In this article, we focus on INTUITION and how it drives wellbeing.
‘Intuition is the whisper of the soul’ ~ Jiddu Krishnamurti.
Intuition is a thinking style, a form of knowledge that appears in our consciousness. No one can take your intuition away from you, it is your inner knowing. It is not magical – but something that is generated in our unconscious mind. It is an immediate apprehension or cognition, a quick and ready insight. Human survival depends on avoiding danger and so our brains are wired to be especially sensitive to signs of imminent danger.
Often referred to as a ‘gut feeling’, intuition is the ability to understand something instinctively, often without the need for conscious reasoning. It’s the ability to understand or know something immediately based on your feelings rather than facts, an impression or insight.
Scientists have repeatedly demonstrated how information can register on the brain without conscious awareness and positively influence decision-making and other behaviour.
This knowing encompasses self-awareness, instinct, emotional intelligence and innate knowledge. It starts with knowing ourselves better. Used well, it supports our wellbeing.
Intuition is a natural gift that can double your efficiency at work, guide you in your life, and set you on your purpose. If you are feeling stuck in your life, you are definitely not alone. A recent article in the New York Times written by Adam Grant looked at the concept of ‘languishing’.
Recent reports have suggested that’s how we’re all feeling following the pandemic. Languishing occurs when we’re not so depressed or unhappy as to feel hopeless, but nor are we thriving. It’s when we feel joyless and aimless.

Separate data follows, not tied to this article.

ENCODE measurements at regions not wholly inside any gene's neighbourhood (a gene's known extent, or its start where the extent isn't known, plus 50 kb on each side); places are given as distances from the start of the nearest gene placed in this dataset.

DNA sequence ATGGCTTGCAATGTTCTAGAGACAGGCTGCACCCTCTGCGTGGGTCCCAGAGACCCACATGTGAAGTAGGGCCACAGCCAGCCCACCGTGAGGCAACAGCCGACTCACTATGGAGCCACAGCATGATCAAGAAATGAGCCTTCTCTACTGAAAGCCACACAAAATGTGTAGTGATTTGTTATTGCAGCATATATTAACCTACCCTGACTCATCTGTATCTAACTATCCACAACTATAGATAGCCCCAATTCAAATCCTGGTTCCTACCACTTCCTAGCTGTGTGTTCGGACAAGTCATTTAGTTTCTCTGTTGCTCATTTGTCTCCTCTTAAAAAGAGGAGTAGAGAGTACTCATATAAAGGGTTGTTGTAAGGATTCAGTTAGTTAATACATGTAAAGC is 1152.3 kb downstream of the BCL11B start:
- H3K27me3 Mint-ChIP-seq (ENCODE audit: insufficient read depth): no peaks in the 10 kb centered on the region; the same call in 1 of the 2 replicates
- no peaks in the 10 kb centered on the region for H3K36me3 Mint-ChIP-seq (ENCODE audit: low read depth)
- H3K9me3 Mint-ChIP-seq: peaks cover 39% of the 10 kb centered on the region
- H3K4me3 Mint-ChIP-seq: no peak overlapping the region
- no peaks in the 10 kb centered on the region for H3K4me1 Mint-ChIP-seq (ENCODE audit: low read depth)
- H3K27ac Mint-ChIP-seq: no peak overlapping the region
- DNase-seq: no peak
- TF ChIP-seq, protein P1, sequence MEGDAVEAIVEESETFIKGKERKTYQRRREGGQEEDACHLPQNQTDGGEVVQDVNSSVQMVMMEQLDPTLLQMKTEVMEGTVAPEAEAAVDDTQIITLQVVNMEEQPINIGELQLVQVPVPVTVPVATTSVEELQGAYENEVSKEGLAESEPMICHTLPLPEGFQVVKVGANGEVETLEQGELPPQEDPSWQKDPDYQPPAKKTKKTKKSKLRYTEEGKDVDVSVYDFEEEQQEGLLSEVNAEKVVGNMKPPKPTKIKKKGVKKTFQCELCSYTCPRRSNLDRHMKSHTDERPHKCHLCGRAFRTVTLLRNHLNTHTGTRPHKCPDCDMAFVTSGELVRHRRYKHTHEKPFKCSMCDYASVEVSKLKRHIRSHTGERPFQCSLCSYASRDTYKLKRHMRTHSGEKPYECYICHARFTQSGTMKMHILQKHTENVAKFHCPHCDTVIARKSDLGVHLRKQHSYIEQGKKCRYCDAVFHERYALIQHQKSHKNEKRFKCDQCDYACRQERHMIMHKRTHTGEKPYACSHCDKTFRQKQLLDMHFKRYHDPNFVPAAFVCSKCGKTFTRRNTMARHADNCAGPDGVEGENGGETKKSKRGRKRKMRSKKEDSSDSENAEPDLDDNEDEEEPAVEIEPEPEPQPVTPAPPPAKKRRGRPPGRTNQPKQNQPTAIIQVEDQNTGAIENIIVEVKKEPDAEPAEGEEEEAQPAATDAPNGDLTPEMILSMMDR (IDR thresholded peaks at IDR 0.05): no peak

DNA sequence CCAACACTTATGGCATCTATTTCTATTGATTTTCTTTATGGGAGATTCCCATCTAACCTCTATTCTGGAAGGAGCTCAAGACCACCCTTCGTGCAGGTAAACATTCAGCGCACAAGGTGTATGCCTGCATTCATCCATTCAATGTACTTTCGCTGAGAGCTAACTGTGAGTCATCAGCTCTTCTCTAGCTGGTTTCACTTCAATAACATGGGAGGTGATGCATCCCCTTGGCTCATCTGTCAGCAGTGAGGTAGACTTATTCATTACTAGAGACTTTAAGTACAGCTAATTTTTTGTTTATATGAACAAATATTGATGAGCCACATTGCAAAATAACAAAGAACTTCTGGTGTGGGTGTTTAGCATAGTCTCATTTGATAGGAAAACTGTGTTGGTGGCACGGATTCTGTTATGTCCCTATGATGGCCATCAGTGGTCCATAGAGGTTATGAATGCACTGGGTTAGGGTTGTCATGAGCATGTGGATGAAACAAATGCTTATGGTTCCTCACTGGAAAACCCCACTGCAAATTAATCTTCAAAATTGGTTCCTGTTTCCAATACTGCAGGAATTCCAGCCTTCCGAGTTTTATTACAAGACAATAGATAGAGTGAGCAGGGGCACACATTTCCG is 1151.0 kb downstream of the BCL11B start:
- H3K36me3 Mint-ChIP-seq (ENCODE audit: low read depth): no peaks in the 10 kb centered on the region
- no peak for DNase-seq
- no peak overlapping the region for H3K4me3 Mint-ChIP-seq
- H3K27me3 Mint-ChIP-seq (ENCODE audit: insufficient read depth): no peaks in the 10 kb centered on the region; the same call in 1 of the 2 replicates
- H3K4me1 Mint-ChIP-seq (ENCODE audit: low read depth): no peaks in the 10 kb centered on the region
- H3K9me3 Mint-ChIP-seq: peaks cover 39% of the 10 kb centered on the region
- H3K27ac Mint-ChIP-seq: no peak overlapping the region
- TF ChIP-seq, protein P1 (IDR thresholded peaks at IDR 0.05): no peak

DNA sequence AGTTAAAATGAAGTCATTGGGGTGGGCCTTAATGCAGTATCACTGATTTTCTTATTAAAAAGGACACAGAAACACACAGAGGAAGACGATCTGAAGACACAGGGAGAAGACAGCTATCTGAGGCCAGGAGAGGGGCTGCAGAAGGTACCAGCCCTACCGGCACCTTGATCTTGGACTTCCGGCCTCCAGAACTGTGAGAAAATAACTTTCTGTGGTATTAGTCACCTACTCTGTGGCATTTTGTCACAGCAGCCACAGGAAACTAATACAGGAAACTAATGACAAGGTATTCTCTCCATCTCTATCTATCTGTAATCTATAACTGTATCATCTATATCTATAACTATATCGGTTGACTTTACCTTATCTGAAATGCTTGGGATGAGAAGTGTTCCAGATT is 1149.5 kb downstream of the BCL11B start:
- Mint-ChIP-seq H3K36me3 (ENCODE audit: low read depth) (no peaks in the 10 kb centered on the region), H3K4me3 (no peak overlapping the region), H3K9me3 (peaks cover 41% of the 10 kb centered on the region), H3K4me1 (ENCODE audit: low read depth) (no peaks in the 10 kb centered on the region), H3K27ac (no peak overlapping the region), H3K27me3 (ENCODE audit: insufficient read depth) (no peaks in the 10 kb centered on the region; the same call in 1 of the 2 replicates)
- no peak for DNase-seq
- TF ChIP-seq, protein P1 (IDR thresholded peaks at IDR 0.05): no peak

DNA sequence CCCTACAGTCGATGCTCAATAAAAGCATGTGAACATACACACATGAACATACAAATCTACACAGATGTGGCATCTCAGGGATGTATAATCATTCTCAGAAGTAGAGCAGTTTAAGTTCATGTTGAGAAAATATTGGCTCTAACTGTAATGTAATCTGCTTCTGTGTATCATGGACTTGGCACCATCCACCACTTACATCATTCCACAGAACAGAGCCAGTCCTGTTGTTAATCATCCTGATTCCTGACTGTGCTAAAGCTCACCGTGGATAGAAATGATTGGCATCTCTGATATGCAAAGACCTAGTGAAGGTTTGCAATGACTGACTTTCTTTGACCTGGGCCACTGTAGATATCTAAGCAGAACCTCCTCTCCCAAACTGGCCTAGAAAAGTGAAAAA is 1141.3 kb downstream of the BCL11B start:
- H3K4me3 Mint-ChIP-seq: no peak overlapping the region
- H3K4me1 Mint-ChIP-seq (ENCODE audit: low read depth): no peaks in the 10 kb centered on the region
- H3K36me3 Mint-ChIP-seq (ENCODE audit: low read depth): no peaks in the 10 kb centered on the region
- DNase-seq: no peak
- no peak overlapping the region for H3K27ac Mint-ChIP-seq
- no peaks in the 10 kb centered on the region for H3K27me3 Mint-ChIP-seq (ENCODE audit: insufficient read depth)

It’s being felt now by many of us due to the lack of real-time social connection over the last 12 months. We have been less in control of our circumstances and with that brings a lack of motivation. Sounds familiar? It resonated with me immediately I read it.
Are you ready to enjoy a better lifestyle, geared to your own needs? Intuition is all about the knowing that we need to take more care of ourselves. So, if you’ve been at the bottom of your to-do list, now is the time to change that! Here are some ideas:
Take the time to slow down, to sit, and to breathe deeply and slowly. Listen to your inner voice. Connect with your truth and believe in yourself.
Self-care can help, so make sure you plan something enjoyable, reach out to people who will lift you. Above all focus on small, meaningful goals to work towards. It will slowly but surely reignite the drive and enthusiasm you enjoyed before the shock of the pandemic.
Good self-care enables you to live your life feeling more relaxed, empowered and energised as you acknowledge and invest in yourself. Improving your wellbeing doesn’t need to take a lot of time although it is essential to your mental and physical wellness.
Be Kind to Yourself
Self-kindness is all about acknowledging your emotional needs and taking care of them … so if languishing is what you are doing, start to think about what is really going on with you. Dig deep into your intuition and self-awareness.